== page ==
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2015 Federal Budget – Extending the Exclusion From Income for Cancelled Mortgage Debt

For as long as I could remember, a cancelled debt came with a tax bill. If you defaulted on a loan, the discharged debt amount was treated as income and taxed at your marginal rate, i.e. simply added on top of your income and taxed. Soon after the housing crisis of 2004-5, congress passed a [...]

2015 Federal Budget – Extending the American Opportunity Tax Credit

The American Opportunity Tax Credit is a College Tuition benefit. Specifically, Taxpayers may claim an AOTC for 100 percent of the first $2,000 plus 25 percent of the next $2,000 of qualified tuition and related expenses (for a maximum credit of $2,500) per student. This is not a deduction, but a credit, in effect, you [...]

2015 Federal Budget – Increasing Standard Mileage Rates for Charitable Driving

There are times that you can deduct the cost of operating your car, and more specifically, write off the mileage you’ve driven for particular reasons. From the IRS site, above is a brief summary. You can see the disparity between what you can deduct for miles driven for business vs medical, moving, and charity. Strangely, [...]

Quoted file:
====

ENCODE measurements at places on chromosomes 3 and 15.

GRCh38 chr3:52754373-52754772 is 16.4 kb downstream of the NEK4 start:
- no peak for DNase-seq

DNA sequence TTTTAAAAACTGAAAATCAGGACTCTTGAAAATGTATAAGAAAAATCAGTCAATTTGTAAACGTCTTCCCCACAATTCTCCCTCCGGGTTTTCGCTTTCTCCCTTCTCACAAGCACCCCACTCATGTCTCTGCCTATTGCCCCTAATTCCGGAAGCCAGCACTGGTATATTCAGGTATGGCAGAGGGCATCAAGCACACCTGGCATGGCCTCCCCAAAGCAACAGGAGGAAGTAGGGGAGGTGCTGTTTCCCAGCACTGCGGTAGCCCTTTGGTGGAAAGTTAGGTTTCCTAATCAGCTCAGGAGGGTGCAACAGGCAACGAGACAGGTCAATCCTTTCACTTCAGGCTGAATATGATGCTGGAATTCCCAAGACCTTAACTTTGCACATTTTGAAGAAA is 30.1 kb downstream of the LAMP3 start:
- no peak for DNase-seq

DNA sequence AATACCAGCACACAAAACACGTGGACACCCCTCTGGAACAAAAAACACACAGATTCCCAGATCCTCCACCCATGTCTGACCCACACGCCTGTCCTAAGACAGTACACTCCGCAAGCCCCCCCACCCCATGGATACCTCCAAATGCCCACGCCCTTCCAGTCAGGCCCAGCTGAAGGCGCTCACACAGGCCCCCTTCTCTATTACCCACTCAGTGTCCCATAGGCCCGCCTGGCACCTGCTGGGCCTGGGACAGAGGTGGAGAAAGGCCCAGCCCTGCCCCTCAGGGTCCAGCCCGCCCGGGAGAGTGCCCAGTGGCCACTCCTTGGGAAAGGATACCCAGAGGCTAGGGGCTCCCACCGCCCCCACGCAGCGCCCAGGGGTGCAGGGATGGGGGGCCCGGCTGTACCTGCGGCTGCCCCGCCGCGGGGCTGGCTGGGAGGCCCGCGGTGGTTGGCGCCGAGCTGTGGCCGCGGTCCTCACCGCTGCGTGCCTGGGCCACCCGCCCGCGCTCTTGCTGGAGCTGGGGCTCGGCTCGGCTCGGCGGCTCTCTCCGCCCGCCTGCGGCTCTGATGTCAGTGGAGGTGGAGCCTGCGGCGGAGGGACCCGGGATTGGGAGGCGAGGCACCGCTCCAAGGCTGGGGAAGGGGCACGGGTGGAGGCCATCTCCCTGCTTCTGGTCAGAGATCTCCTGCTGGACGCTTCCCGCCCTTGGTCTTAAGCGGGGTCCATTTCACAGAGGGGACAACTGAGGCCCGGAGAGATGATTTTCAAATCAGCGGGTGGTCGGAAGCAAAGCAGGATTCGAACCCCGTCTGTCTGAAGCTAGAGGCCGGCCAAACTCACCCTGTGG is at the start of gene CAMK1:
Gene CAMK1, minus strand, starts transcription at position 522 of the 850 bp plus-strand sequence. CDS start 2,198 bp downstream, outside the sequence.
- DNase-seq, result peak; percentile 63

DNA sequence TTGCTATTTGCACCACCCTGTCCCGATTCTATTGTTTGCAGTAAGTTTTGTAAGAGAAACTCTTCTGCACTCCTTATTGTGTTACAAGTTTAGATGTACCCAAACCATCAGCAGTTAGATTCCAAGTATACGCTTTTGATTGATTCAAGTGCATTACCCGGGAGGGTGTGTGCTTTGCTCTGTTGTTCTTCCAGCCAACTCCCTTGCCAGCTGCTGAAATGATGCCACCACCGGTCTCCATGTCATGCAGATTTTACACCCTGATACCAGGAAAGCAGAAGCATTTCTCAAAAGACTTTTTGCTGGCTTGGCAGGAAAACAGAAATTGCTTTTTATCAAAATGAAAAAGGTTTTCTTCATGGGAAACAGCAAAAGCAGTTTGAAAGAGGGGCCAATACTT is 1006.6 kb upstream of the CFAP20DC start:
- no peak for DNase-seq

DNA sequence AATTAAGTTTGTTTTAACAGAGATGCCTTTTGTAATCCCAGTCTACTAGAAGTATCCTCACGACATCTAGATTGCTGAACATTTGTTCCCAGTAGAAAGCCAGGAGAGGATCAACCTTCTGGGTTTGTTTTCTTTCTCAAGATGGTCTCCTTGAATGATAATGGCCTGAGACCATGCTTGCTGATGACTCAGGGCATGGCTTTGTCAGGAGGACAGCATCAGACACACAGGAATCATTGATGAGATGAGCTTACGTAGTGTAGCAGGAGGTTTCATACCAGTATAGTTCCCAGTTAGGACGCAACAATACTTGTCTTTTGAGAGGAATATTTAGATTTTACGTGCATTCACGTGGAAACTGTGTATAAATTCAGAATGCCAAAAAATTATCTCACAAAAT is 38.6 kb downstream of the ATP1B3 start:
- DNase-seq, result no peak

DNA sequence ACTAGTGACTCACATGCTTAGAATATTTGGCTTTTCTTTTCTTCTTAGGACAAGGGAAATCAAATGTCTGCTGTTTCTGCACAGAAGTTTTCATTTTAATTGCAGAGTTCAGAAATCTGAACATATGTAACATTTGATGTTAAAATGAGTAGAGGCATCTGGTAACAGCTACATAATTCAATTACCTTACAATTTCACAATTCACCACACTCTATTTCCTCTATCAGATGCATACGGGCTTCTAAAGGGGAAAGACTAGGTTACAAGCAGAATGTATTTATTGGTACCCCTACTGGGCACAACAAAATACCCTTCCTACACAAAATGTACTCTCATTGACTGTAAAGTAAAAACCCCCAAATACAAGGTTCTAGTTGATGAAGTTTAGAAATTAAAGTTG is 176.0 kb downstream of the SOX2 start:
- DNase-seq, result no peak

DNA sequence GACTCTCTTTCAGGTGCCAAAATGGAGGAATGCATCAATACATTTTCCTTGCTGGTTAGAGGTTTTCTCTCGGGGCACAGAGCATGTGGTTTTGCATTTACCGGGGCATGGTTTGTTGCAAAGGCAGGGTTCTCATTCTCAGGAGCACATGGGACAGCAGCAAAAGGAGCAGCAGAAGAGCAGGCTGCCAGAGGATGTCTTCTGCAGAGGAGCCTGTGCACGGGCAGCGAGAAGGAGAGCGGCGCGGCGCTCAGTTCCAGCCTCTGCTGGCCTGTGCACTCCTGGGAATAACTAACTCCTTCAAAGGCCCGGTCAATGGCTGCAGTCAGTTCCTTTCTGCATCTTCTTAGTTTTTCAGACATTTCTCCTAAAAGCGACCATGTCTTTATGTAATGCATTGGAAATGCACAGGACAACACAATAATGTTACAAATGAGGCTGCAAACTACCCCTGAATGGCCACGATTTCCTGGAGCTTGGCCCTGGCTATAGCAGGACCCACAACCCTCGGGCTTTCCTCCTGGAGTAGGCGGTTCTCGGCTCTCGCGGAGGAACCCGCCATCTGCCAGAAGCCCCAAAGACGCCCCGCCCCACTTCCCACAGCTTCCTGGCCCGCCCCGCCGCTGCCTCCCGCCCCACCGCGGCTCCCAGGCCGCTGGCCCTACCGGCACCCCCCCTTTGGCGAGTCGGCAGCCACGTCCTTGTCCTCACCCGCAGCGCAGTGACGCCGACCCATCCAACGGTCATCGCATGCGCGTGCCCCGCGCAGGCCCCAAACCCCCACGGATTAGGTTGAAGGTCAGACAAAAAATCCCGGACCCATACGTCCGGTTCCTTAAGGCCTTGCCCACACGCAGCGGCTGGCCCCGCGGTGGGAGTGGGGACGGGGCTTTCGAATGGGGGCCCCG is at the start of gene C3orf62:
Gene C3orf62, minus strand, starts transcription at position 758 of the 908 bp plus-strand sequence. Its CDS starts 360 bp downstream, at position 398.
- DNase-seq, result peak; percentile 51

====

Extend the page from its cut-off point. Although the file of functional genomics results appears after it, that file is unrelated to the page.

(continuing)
2015 Federal Budget – Limiting the Size of Retirement Accounts

We continue our look at the proposed 2015 Government Budget, and today it’s one that is bound to impact people by surprise. The proposal itself may seem well intended, at face value, it puts a limit on what one can accumulate in their retirement accounts. In light of the Mitt Romney $400M IRA, such proposals [...]

2015 Federal Budget – Closing the Carried Interest Loophole

This is a change for the better that reverses a bit of tax code that never made sense to me. There is a loophole that taxes what you or I would look at as income to partners of an investment firm, and tax it at a capital gain rate. As the budget proposal states “Although [...]

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